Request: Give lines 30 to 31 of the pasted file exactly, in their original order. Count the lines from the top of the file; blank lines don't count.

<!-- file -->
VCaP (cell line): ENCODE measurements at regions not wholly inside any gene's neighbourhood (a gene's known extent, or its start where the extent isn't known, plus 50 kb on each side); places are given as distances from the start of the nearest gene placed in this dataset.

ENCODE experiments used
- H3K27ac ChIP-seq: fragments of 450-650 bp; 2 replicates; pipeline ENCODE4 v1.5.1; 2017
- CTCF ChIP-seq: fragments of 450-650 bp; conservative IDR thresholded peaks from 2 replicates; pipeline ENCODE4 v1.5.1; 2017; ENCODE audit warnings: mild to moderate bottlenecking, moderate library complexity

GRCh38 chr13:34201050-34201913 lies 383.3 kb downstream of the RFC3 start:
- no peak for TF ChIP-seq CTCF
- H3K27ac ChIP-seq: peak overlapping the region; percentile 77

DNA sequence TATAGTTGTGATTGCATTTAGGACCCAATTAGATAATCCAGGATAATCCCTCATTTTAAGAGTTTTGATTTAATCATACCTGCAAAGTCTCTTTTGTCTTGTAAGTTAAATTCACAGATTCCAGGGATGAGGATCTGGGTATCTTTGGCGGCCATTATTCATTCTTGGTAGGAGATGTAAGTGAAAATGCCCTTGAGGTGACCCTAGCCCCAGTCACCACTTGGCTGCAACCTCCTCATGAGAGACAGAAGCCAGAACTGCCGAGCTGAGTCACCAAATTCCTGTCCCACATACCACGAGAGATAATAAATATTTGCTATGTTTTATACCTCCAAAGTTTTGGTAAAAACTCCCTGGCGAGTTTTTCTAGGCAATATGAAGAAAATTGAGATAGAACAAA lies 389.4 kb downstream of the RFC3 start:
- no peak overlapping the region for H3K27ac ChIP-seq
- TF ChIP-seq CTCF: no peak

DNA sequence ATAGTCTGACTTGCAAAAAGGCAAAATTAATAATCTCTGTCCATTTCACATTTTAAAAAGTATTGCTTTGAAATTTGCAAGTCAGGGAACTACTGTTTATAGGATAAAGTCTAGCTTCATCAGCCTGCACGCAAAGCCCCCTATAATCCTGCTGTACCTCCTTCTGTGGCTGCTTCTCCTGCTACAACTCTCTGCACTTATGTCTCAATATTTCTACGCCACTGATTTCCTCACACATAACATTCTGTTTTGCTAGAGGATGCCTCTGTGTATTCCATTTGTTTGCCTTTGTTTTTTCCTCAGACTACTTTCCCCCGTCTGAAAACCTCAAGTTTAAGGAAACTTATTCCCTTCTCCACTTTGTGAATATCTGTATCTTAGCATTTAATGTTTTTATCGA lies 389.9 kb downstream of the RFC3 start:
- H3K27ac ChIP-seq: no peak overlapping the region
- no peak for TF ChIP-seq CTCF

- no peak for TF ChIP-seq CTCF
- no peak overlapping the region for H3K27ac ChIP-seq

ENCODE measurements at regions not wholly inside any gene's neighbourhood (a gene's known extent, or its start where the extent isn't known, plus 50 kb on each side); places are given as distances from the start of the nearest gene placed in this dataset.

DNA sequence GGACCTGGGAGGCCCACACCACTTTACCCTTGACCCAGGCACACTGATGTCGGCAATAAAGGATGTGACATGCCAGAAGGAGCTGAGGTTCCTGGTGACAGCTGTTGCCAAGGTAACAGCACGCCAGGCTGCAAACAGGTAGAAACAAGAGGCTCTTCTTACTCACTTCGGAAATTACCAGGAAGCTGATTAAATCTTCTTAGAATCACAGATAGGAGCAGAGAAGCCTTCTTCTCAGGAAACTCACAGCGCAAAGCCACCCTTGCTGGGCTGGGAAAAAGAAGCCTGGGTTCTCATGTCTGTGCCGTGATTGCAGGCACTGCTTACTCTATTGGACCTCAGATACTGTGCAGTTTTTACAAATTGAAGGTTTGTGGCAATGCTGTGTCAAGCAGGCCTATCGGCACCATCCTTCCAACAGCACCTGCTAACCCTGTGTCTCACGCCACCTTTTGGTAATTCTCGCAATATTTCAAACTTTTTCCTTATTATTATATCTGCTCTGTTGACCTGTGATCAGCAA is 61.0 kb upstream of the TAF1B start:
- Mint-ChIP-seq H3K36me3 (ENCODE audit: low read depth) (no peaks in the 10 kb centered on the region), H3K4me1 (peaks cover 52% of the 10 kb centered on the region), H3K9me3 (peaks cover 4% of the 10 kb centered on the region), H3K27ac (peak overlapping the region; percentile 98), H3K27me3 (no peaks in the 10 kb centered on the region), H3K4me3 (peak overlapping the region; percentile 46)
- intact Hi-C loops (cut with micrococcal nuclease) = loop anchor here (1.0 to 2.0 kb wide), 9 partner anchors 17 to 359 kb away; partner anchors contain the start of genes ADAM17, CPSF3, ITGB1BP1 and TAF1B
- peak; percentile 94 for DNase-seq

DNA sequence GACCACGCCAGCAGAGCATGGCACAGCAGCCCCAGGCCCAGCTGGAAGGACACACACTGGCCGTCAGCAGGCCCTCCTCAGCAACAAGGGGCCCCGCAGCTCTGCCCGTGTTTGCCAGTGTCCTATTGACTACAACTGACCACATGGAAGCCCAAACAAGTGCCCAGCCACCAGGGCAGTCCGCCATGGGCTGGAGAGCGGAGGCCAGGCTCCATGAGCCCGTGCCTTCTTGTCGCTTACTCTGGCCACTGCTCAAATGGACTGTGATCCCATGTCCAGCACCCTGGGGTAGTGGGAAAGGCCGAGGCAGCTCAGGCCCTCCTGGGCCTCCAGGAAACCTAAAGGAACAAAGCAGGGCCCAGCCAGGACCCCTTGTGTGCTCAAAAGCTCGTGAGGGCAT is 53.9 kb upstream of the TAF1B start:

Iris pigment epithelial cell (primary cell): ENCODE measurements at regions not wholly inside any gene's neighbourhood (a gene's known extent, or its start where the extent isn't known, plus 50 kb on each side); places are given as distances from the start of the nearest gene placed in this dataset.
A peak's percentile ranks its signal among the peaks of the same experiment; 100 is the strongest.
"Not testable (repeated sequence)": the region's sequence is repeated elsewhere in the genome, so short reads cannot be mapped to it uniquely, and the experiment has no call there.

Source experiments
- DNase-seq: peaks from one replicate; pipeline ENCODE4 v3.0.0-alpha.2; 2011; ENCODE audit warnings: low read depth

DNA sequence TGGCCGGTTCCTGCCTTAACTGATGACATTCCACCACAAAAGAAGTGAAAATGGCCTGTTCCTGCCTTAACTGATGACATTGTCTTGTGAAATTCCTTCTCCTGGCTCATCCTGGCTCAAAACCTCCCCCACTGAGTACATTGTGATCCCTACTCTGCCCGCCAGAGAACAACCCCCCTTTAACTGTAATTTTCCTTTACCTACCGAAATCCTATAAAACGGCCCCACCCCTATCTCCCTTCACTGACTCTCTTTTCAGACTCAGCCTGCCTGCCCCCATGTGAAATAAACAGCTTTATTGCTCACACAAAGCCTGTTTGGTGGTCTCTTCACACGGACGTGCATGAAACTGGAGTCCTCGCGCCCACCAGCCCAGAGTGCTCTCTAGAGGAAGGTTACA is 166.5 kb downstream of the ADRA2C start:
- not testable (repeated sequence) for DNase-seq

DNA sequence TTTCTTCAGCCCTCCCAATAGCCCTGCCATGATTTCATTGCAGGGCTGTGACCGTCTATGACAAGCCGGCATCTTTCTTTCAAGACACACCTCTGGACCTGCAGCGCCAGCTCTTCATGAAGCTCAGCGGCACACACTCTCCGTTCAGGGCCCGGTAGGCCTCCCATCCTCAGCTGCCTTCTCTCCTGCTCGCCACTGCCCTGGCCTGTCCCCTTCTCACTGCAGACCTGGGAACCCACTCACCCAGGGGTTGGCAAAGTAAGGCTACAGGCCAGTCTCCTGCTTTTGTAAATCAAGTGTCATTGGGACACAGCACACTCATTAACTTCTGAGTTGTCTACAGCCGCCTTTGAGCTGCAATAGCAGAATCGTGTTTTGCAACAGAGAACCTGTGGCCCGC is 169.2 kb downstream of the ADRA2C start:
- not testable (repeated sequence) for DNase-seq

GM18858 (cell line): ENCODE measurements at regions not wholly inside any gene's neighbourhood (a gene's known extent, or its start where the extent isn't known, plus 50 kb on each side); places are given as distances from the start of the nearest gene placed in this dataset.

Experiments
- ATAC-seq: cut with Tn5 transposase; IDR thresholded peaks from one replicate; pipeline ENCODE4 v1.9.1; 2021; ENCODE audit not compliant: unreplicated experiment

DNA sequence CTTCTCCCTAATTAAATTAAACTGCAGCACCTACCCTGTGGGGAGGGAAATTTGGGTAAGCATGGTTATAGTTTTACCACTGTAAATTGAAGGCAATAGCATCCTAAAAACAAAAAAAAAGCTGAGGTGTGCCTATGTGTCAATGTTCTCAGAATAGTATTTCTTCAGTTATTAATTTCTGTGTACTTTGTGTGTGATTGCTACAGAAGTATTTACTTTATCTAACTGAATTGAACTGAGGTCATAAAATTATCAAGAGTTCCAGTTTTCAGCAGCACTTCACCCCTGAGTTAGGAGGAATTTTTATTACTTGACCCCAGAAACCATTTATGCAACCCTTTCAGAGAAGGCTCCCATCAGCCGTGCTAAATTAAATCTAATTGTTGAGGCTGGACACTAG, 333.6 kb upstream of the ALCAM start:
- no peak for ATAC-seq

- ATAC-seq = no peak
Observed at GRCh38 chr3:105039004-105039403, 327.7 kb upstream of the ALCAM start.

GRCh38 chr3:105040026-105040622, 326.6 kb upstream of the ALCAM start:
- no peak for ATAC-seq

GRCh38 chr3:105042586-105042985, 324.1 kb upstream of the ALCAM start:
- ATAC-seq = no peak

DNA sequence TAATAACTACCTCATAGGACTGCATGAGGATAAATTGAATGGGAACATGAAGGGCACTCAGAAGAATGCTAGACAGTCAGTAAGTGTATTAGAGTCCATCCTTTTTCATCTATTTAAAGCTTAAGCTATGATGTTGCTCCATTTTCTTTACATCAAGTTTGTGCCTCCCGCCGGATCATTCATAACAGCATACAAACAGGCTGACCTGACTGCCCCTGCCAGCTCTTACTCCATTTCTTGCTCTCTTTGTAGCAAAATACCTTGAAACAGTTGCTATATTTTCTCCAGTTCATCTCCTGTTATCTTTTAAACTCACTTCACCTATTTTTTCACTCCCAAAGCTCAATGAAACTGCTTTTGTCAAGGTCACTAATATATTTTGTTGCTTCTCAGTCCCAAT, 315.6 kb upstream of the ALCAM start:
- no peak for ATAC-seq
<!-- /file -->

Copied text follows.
- not testable (repeated sequence) for DNase-seq

GM18858 (cell line): ENCODE measurements at regions not wholly inside any gene's neighbourhood (a gene's known extent, or its start where the extent isn't known, plus 50 kb on each side); places are given as distances from the start of the nearest gene placed in this dataset.